Joachim,

    You could not be more wrong about “There really is not much downside for a patent examiner that gives an applicant a hard time out of maliciousness, ideology, incompetence, or laziness.

    The downside is evident in the current backlogs at the Office. As my namesake little “a” anon often points out at Patently-O, if one takes the Reject-Reject-Reject era allowance “Quality” indicator grant rate chart (the epitome of your ‘examiner gives applicant a hard time”), flips it upside down and adds the appropriate time delays for processing, the level of correlation is startling.

    Benny,

    The term I think you are looking for is “Obvious.” Your statement should read “they would not have a[n obvious] invention” instead of “they would not have a novel invention.

  10. How is the backlog a downside for an examiner? Does it affect salary or promotion? It looks more like a downside for the applicant.

  11. Anon,
    The term I was looking for, and used, is “novel”. I am not in a position to state that a self-registering device would have been obvious in the mid to late 90′s. It would not have been obvious to me. But, by 2002, you would have had to come up with a variation on the theme to get a patent.
    As an aside, having read the patent I still don’t see how encoding the information in the cartridge is more useful than encoding it in the printer, unless it is used to invalidate the warranty when a non-original cartridge is installed.

  12. It appears to have been part of a strategy to prevent refills and knock-offs. The strategy also seems to have worked.

  13. Benny – you continue to show ignorance of the law, and it does not help your credibility to be proud of that ignorance.

    “Novel” has a distinct legal meaning and you are not using the word correctly.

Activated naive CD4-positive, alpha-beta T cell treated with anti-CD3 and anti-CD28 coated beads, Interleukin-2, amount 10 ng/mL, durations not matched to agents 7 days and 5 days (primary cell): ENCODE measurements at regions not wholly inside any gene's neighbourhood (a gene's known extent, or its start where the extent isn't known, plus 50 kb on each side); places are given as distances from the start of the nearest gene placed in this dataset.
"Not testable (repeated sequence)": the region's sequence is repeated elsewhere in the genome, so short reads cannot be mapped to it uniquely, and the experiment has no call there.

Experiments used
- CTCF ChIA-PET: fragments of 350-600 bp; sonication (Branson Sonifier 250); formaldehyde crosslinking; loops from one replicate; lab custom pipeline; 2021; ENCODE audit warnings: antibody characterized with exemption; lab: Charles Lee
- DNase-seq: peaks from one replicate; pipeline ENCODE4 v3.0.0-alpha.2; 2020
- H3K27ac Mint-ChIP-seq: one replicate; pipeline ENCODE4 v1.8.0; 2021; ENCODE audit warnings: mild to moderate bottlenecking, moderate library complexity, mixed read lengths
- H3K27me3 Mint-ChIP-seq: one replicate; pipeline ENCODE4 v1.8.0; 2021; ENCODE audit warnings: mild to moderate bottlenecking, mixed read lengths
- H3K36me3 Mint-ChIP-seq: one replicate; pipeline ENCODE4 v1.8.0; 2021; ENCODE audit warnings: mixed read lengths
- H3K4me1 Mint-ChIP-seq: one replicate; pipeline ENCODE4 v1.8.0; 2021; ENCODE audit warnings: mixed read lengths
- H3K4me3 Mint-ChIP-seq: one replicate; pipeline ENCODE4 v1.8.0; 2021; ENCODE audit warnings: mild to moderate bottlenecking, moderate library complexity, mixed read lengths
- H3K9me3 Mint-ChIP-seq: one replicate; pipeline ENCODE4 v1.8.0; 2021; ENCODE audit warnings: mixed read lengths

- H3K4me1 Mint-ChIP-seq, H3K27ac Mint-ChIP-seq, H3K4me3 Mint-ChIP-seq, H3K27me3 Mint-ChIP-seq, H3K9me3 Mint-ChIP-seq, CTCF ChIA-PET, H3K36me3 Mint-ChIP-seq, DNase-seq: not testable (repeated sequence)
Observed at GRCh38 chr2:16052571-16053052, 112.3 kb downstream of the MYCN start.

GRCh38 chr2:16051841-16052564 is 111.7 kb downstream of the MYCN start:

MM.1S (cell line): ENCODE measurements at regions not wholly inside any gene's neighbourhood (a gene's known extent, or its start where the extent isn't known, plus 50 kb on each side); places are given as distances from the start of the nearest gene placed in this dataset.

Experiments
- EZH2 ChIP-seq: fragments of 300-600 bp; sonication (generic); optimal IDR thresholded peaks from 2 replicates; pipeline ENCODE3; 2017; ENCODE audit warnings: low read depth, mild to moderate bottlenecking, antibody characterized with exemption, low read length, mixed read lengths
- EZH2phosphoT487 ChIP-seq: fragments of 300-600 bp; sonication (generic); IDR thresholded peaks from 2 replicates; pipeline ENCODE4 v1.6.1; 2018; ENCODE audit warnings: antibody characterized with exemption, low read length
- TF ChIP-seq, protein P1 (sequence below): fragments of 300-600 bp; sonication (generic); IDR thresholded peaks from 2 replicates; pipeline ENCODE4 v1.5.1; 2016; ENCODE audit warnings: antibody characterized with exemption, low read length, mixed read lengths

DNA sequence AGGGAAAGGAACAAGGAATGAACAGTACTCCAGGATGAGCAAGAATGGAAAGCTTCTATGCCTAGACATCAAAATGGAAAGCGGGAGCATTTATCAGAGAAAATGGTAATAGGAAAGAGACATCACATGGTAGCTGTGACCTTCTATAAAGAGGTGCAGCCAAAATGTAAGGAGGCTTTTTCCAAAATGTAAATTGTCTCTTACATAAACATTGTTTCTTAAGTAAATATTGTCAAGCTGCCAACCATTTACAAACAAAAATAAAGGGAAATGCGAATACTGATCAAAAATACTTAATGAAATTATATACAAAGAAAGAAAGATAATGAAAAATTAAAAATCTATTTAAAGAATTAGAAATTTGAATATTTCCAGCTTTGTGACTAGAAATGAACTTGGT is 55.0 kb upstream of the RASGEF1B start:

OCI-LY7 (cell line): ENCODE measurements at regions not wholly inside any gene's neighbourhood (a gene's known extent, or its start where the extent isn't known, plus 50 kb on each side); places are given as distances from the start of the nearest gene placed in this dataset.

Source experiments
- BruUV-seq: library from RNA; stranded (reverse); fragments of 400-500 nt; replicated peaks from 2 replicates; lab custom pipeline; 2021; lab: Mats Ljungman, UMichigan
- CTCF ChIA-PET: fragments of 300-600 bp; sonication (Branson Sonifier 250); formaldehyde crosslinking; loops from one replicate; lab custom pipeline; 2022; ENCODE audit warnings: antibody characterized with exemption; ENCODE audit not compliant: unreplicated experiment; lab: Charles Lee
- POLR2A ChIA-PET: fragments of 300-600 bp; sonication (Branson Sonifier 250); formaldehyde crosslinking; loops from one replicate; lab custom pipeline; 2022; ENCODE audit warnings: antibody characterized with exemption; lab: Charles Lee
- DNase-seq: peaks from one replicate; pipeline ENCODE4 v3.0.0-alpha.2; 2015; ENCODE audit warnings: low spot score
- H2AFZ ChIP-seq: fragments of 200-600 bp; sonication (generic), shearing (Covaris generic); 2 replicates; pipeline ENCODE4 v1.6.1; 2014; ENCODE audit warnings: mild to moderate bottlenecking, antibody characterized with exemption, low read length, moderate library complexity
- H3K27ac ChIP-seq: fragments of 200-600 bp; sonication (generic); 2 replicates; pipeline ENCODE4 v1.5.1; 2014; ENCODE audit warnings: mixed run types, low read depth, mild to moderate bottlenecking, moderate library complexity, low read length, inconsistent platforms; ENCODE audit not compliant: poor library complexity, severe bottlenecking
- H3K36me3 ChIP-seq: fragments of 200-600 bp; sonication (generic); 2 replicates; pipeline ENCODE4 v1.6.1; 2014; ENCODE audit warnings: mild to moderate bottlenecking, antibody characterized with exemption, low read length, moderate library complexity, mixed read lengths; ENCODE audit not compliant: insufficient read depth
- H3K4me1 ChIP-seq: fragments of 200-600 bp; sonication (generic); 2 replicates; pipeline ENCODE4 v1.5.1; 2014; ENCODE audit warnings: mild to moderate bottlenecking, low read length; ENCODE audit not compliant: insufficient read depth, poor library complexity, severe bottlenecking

It is one thing to inadvertently be a clown – it is another to purposefully don those clown shoes.

  14. Joachim,

    ANYTIME a governmental service is geared to the benefit of the government and the government workers in that system – at the expense of who that system serves (not just the inventors, but the larger public as well), you have a serious problem.

    That I have to point this out to you is itself alarming.

  15. Anon,
    The legal concept of novel is not difficult to grasp. At the time HP filed the patent application, a device with on-board encoded warranty data had already been patented, therefore placing the data in the printer would not have been novel. Placing the data in a separate, insertable device, as in this case, apparently was novel.

  16. For something that you admit to “not being difficult to grasp,” you still have it wrong Benny.

  17. There are two different complaints here.
    First, the PTO failure to prosecute patent applications in original filing date order, which I have complained to the PTO for many years. Dave Kappos and Bob Stoll did finally address the PTO backlog of ancient “submarine” applications that were getting patent terms for 17 years from issue date after interminable prosecution delays, and got those numbers down from more than 2000 to a few hundred. I have no idea what the PTO has done since, and I can only hope that adverse publicity like this and the Gilbert Hyatt lawsuit in the NV D.C. will inspire current PTO management attention, especially case transfers to examiners who will take fast and proper action.